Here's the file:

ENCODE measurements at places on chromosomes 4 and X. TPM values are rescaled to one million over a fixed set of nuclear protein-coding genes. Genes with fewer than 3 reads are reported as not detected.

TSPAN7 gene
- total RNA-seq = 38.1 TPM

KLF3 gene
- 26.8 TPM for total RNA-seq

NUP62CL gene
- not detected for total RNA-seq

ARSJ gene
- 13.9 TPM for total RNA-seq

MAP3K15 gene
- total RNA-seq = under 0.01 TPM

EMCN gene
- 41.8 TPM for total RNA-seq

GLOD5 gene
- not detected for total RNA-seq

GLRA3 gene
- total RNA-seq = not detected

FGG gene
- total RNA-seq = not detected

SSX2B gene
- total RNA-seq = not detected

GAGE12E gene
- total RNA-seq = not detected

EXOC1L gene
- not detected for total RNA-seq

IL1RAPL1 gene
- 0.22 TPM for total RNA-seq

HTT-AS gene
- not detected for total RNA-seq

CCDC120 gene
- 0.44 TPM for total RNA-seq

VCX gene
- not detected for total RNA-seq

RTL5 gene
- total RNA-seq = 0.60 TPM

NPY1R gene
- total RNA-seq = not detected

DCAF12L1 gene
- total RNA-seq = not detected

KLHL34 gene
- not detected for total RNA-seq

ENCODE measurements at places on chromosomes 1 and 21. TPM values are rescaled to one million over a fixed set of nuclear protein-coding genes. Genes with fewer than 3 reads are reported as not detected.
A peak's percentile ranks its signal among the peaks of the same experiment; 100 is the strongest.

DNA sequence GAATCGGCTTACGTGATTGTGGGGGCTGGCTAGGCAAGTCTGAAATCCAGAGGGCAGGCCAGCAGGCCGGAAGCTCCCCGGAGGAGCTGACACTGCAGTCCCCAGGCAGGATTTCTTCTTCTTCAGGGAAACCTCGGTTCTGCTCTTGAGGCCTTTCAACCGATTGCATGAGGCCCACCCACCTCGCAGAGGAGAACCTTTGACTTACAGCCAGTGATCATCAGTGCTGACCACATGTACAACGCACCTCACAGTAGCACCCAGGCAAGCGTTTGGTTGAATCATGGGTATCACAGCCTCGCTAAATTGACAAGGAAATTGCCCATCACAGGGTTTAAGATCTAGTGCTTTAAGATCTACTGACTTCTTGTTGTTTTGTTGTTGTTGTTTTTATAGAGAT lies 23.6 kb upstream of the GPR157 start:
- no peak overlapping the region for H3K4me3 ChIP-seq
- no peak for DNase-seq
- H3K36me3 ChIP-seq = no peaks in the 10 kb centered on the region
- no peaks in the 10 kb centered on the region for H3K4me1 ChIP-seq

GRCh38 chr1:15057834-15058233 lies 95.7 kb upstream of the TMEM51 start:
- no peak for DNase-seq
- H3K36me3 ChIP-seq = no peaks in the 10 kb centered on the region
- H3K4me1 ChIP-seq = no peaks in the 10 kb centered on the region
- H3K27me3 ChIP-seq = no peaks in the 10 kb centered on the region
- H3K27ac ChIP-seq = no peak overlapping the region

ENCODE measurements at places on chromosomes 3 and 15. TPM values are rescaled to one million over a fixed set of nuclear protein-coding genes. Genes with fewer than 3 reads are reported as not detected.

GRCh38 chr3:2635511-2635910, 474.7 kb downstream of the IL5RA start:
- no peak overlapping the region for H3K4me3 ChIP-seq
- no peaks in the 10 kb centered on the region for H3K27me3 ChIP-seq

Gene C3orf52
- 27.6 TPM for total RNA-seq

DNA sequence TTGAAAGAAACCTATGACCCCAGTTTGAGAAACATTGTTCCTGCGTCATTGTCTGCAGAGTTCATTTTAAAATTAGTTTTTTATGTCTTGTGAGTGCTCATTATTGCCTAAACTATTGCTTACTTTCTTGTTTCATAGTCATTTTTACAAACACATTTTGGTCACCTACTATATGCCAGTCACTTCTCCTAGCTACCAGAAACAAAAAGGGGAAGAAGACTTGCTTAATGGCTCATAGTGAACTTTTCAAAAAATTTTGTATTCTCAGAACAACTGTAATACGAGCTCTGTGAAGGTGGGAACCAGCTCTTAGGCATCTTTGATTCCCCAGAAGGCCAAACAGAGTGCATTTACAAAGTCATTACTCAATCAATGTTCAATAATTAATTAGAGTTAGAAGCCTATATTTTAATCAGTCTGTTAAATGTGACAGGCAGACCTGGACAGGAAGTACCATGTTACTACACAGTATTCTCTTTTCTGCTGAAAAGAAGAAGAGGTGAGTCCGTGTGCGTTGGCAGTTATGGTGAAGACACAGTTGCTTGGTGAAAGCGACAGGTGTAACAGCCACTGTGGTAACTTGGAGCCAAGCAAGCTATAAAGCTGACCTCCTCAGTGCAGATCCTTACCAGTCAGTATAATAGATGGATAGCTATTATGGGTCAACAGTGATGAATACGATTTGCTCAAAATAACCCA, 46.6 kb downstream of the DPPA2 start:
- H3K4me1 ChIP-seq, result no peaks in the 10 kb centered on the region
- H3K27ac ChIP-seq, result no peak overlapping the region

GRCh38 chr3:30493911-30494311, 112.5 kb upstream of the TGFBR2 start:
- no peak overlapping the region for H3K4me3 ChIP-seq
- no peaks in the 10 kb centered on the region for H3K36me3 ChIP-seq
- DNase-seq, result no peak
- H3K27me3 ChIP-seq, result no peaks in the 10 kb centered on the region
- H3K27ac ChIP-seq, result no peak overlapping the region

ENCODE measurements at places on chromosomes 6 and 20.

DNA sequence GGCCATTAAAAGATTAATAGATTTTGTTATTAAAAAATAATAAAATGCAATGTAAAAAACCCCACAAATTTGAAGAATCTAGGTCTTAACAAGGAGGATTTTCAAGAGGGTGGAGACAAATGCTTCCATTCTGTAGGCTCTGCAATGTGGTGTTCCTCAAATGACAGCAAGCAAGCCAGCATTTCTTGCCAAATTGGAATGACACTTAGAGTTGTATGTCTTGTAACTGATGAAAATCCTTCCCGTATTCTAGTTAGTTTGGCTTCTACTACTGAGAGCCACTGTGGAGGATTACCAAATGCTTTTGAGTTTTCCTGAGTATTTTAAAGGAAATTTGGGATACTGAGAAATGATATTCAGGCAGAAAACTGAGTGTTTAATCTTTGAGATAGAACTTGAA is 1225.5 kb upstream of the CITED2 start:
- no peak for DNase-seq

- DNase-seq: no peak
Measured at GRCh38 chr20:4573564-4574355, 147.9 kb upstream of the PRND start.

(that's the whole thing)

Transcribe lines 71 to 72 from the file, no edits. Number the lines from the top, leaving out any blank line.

DNA sequence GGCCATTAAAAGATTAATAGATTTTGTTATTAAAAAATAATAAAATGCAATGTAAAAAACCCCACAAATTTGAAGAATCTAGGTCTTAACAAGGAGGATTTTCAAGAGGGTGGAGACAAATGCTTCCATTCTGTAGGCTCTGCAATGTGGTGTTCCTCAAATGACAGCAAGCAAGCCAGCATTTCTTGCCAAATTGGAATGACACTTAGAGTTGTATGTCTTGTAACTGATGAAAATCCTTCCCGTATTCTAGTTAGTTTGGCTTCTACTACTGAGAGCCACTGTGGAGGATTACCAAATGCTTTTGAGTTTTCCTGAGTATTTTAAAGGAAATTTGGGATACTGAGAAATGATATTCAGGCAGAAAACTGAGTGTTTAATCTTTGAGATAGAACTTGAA is 1225.5 kb upstream of the CITED2 start:
- no peak for DNase-seq